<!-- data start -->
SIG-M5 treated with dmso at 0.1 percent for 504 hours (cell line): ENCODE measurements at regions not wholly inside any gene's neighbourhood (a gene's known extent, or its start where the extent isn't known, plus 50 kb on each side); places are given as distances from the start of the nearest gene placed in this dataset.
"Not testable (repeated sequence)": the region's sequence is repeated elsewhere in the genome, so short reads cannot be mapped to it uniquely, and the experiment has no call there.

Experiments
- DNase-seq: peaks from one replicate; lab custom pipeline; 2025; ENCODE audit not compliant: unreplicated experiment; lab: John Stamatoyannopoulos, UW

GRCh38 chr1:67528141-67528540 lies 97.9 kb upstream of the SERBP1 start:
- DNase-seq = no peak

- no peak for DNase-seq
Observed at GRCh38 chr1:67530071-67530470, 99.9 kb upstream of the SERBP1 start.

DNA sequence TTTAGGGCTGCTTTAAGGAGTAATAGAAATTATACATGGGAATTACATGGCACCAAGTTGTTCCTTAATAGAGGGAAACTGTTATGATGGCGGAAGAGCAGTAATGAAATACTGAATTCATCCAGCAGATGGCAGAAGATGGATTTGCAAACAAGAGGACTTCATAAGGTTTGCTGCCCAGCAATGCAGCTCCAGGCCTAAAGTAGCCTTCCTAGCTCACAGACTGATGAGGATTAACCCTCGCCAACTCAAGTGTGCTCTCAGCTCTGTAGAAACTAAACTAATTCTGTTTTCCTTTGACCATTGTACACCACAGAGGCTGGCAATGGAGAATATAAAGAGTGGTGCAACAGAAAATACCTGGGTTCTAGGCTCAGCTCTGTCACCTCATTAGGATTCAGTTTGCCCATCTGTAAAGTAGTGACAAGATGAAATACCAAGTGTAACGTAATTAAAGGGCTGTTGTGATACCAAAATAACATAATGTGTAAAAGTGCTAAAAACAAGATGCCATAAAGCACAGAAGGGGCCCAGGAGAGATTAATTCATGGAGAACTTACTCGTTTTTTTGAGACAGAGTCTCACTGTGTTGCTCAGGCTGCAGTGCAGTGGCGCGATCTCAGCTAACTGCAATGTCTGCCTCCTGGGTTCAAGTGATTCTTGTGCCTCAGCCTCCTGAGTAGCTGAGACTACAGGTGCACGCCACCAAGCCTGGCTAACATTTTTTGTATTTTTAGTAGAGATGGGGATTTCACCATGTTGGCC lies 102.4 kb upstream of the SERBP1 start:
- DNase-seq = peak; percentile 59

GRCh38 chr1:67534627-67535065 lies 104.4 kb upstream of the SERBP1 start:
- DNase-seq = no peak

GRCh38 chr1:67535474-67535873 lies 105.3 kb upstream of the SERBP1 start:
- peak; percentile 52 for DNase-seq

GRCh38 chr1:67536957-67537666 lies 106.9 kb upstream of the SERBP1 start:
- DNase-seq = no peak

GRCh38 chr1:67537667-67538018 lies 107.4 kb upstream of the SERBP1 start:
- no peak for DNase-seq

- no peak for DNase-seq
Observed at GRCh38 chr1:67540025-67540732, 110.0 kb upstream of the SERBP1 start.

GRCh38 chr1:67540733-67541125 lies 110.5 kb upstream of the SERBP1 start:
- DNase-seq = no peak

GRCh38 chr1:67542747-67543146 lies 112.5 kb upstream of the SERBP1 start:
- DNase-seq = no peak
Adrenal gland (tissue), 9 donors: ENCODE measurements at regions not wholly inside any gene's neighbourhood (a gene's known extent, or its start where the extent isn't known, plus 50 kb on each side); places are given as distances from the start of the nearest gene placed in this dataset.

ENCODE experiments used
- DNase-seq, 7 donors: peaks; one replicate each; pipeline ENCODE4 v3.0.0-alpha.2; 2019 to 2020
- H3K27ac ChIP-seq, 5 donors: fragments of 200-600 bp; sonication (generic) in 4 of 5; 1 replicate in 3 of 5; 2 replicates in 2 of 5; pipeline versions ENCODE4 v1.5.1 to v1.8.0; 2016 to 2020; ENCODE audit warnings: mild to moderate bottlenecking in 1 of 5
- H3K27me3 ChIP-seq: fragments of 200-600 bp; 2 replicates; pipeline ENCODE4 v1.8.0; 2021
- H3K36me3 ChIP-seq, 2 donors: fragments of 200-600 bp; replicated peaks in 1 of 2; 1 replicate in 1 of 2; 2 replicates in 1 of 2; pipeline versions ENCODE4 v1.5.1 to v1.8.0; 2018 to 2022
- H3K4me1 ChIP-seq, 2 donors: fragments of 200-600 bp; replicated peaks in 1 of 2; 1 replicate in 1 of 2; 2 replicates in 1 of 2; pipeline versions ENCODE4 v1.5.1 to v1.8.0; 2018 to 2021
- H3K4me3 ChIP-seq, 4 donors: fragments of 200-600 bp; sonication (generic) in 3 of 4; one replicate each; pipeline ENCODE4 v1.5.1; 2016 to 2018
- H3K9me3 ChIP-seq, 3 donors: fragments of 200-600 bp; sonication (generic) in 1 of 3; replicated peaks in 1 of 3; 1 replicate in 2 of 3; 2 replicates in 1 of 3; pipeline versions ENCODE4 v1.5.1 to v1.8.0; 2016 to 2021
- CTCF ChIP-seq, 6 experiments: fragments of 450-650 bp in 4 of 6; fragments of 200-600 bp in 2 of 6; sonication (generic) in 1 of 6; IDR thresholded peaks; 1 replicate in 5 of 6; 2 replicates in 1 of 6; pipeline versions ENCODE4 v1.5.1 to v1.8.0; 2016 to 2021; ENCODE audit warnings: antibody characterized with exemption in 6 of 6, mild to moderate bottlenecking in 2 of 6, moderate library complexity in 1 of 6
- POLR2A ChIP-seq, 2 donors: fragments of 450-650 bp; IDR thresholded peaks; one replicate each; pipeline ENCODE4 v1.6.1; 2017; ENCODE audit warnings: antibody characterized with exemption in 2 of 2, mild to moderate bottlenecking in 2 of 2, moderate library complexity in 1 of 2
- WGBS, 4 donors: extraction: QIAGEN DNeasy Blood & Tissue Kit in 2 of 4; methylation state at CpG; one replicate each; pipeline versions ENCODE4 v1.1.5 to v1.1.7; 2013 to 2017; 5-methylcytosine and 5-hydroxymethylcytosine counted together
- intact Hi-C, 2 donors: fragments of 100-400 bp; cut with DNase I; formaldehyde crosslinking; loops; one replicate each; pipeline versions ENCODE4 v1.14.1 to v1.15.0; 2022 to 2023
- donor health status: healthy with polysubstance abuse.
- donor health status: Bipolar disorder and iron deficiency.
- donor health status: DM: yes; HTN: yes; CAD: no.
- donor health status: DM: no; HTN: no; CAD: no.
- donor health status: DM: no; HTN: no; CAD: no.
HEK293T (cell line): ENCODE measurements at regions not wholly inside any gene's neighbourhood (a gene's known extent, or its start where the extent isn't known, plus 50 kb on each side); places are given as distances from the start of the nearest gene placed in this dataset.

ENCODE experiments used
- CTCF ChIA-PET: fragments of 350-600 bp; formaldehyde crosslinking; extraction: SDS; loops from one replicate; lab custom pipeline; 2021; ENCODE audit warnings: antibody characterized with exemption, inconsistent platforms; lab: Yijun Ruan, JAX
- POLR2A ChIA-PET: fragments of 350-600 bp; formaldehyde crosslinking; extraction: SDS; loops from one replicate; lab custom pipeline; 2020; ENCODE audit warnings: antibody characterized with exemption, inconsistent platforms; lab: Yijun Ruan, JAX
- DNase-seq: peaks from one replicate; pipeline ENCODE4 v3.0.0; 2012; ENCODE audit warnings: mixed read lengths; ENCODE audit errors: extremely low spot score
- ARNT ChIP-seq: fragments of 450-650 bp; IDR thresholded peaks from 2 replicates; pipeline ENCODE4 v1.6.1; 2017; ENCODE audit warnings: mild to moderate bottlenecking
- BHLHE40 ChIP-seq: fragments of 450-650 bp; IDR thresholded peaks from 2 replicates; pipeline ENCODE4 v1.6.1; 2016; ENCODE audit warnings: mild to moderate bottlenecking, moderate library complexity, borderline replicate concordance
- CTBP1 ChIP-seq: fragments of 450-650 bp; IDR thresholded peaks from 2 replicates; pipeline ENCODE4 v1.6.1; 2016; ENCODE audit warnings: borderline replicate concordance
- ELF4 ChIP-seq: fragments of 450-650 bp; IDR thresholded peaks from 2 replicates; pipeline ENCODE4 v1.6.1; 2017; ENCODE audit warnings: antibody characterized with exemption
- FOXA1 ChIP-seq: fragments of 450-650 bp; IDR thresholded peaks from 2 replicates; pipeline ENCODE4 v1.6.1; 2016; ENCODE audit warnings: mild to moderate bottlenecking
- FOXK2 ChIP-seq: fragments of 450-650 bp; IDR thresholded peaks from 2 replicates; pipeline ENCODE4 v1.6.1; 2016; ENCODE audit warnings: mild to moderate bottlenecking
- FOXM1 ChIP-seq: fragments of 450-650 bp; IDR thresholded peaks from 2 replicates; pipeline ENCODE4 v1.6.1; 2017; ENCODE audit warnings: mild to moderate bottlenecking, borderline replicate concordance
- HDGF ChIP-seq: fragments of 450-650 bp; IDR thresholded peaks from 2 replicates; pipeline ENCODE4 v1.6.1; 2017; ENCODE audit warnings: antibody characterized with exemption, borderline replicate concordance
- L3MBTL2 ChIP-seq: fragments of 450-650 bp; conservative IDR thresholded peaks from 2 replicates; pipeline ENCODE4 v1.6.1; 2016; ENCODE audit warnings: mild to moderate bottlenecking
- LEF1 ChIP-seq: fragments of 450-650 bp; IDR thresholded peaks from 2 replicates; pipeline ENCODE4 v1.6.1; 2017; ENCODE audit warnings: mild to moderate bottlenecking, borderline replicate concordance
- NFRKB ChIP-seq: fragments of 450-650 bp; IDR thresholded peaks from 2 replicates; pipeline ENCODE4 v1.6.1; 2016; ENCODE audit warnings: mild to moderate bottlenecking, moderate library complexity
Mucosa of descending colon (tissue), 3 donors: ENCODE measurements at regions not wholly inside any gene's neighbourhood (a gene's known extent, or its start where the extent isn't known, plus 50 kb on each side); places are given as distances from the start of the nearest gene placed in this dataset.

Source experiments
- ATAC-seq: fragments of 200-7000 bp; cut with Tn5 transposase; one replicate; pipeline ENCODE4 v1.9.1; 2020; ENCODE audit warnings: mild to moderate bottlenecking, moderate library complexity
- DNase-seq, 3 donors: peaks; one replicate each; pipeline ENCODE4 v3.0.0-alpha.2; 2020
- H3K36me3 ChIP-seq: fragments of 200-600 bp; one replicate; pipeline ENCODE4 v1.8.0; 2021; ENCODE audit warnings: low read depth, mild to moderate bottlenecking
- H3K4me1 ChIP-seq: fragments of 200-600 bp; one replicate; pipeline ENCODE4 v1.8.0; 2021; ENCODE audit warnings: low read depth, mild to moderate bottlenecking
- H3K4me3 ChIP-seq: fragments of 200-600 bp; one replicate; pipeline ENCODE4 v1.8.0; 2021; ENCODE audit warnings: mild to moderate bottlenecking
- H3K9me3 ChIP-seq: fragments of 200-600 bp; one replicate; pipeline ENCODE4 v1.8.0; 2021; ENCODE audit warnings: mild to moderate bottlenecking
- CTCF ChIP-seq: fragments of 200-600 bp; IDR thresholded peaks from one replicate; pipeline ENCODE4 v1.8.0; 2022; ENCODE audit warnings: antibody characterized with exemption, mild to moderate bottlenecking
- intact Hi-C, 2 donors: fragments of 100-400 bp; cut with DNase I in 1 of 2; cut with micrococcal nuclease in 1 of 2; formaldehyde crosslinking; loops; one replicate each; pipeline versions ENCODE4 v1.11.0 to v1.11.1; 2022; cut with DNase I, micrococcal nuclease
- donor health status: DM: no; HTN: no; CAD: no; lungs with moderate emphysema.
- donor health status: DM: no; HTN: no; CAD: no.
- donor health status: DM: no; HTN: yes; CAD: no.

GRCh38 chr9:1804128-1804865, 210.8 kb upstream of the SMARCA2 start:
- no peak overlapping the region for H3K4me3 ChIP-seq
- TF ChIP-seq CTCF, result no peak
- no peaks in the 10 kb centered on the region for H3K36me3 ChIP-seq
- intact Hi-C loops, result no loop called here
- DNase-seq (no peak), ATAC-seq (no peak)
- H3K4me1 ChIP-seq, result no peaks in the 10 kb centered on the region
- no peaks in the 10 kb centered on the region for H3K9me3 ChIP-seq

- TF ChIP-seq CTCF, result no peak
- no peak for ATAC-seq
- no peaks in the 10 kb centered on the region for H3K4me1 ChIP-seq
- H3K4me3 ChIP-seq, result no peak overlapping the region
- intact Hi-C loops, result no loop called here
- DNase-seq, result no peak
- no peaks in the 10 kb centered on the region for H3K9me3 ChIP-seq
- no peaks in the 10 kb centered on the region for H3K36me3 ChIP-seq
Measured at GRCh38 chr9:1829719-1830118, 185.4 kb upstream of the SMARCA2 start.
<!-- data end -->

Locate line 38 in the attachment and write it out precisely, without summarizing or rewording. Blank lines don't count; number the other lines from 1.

- donor health status: healthy with polysubstance abuse.